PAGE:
I once read somewhere that physical grace is the marriage of strength and control. I think this is a concept that can be applied to our wardrobes as well, and an investment of time and effort on the front end can help us create a cohesive, graceful wardrobe that makes getting dressed and looking put-together-but-not-trying-too-hard if not “effortless,” at least easier.

Wardrobe strength (for most of us) will come from having a foundation of basic, core pieces that fit well, suit our lifestyle, and can adapt to different occasions. I find it helps to stick to neutrals for these foundation pieces, and to simple designs. The idea is that you can build upon these pieces season after season. It may take a while (and some trial and error) to build a strong foundation, but again an initial investment of effort can help save time and anguish later on.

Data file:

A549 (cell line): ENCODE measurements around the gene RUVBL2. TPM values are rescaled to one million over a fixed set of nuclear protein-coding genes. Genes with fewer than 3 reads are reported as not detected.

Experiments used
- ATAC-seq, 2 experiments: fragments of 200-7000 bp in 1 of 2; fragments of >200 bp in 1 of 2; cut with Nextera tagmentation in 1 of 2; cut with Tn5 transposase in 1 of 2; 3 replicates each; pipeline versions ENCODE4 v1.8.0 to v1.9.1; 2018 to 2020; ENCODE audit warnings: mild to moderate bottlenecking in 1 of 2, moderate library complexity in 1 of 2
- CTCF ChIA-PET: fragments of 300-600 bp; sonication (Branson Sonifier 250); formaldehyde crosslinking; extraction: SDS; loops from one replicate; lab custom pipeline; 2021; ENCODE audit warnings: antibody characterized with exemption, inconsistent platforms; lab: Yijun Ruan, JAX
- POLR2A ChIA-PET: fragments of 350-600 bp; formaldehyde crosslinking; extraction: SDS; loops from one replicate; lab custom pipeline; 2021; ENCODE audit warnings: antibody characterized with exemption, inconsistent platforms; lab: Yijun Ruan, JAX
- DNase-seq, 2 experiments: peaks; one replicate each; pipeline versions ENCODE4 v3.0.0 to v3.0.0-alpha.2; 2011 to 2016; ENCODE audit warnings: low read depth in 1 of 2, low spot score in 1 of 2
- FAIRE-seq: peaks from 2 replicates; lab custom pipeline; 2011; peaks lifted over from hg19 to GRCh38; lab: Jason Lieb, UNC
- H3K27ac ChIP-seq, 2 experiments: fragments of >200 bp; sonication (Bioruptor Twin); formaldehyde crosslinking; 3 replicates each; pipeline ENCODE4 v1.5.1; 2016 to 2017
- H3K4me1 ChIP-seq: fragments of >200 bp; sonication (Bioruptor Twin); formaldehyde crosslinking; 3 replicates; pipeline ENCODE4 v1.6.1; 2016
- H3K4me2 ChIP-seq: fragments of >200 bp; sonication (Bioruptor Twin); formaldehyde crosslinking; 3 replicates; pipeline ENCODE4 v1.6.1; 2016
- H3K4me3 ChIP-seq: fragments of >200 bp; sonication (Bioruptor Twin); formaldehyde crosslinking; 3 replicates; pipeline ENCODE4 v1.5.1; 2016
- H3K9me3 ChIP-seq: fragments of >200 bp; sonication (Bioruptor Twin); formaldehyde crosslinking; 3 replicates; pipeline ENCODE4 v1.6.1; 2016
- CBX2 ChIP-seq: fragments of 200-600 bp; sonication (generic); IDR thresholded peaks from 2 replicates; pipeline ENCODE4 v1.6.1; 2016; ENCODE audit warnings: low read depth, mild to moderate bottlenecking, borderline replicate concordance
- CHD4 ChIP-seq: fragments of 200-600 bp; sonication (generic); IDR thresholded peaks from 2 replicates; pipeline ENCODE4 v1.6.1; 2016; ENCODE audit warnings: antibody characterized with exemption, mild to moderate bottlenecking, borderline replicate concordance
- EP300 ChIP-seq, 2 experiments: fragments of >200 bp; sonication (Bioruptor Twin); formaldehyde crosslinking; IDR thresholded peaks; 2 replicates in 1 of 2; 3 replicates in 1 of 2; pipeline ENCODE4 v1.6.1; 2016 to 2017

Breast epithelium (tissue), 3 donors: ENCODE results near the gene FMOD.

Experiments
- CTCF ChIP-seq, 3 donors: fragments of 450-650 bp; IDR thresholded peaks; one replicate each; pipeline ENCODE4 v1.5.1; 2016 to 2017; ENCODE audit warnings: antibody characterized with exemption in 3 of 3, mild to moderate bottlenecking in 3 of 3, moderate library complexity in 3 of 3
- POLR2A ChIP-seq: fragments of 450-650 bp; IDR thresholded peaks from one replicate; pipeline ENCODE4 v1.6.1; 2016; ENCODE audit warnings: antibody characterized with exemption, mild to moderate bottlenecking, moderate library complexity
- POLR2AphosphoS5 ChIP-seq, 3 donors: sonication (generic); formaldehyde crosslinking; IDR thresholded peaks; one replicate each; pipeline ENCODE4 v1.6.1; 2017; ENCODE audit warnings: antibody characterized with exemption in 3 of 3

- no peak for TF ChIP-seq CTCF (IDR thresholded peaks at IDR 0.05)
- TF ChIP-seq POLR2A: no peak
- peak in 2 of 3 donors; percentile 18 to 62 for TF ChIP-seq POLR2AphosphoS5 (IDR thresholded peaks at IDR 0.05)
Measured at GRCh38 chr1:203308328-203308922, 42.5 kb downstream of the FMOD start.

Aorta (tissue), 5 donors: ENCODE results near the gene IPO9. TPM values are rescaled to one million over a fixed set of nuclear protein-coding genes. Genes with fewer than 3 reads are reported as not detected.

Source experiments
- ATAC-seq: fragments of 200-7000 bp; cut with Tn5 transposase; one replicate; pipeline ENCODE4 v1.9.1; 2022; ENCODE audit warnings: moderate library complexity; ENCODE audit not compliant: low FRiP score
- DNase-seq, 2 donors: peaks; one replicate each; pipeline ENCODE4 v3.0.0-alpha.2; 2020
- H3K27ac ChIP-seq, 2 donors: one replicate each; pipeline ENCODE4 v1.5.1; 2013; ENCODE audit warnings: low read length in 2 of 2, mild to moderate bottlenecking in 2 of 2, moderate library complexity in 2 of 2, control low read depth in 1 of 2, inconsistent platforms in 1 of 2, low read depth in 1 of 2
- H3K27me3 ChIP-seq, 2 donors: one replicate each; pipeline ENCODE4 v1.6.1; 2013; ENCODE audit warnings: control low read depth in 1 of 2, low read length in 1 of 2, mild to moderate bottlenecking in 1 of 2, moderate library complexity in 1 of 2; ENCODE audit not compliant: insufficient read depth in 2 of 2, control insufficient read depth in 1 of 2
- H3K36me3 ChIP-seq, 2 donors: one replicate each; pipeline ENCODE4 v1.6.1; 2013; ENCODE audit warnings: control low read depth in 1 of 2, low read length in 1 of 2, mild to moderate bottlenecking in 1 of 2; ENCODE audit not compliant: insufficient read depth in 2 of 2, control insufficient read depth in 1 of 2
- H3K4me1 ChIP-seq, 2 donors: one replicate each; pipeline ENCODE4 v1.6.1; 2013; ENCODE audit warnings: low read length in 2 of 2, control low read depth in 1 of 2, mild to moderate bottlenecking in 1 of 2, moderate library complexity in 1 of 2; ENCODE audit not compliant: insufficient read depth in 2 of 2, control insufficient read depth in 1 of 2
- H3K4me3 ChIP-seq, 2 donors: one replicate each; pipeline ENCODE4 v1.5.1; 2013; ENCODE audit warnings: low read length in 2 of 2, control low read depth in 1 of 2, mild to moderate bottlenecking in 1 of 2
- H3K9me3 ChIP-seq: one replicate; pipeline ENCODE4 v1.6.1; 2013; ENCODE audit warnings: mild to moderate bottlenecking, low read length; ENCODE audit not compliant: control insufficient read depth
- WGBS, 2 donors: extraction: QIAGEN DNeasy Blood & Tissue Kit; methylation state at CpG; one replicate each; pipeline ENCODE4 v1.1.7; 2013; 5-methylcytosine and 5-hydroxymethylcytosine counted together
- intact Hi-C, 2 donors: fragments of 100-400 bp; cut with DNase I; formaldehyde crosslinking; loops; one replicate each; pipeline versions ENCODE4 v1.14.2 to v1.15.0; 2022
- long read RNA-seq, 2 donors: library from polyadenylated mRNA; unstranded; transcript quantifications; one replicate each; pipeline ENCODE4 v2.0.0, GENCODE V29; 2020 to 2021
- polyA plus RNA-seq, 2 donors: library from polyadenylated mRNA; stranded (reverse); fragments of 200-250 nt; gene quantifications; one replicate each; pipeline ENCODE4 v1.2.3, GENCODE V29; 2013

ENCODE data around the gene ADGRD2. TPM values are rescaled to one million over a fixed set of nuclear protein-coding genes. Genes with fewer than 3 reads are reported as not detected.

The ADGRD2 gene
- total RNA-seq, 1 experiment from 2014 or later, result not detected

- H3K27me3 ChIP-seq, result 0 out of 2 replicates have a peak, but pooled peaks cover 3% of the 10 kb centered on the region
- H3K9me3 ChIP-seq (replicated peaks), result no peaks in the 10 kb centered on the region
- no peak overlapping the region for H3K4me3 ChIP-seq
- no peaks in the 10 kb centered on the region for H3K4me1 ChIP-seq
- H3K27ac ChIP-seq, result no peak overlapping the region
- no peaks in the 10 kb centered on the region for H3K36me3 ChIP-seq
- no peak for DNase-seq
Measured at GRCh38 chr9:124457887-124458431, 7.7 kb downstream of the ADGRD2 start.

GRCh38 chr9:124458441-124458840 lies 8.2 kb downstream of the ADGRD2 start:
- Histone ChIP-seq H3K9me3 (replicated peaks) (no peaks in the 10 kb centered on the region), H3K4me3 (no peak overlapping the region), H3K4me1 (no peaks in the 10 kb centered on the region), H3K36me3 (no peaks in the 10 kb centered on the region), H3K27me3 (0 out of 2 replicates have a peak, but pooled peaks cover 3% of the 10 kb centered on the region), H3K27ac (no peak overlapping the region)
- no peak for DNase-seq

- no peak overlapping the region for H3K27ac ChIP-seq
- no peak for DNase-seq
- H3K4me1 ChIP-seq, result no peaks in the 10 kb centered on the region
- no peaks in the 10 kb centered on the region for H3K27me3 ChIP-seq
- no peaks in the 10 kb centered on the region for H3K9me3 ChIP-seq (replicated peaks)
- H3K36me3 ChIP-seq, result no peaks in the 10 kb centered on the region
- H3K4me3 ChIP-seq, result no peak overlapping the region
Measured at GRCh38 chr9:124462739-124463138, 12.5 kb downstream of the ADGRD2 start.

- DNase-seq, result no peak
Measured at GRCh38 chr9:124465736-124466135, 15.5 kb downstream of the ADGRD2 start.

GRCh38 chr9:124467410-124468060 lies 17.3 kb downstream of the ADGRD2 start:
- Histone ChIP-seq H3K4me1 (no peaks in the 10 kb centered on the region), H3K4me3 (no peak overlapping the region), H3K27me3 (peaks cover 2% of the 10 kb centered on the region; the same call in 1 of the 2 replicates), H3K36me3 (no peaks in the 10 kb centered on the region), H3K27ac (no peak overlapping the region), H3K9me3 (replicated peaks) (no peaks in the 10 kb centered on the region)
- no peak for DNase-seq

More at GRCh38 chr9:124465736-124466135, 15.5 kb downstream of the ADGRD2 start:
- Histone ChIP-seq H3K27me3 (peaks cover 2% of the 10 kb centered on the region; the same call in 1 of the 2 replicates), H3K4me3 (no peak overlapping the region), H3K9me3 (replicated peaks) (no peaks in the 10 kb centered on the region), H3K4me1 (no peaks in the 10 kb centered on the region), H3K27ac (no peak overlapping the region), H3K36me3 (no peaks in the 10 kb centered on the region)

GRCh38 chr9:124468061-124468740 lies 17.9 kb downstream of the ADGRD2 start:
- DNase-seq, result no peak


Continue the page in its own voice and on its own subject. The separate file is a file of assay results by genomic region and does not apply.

Control as it applies to wardrobes to me means creating cohesion. Do the pieces in your wardrobe work with each other? Like basic dance moves that once mastered can be combined in many variations, a cohesive wardrobe is one that allows most pieces to be worn in multiple combinations. Sticking to certain color families or silhouettes are ways to achieve this, but achieving cohesion sometimes means passing up an otherwise gorgeous item that doesn’t work with anything else in your closet. That doesn’t mean you can’t have the occasional outlier, but too many of these can lead to those nothing-to-wear mornings.

A graceful wardrobe isn’t static, however. Life changes, size changes, seasonal updating and wear-and-tear mean that that some ongoing effort is required to maintain strength and cohesion. But the effort pays off in ease in getting dressed day-to-day, when it really counts. Grace under pressure, and all that. :-)

Do you have a word or concept that guides your style and wardrobe?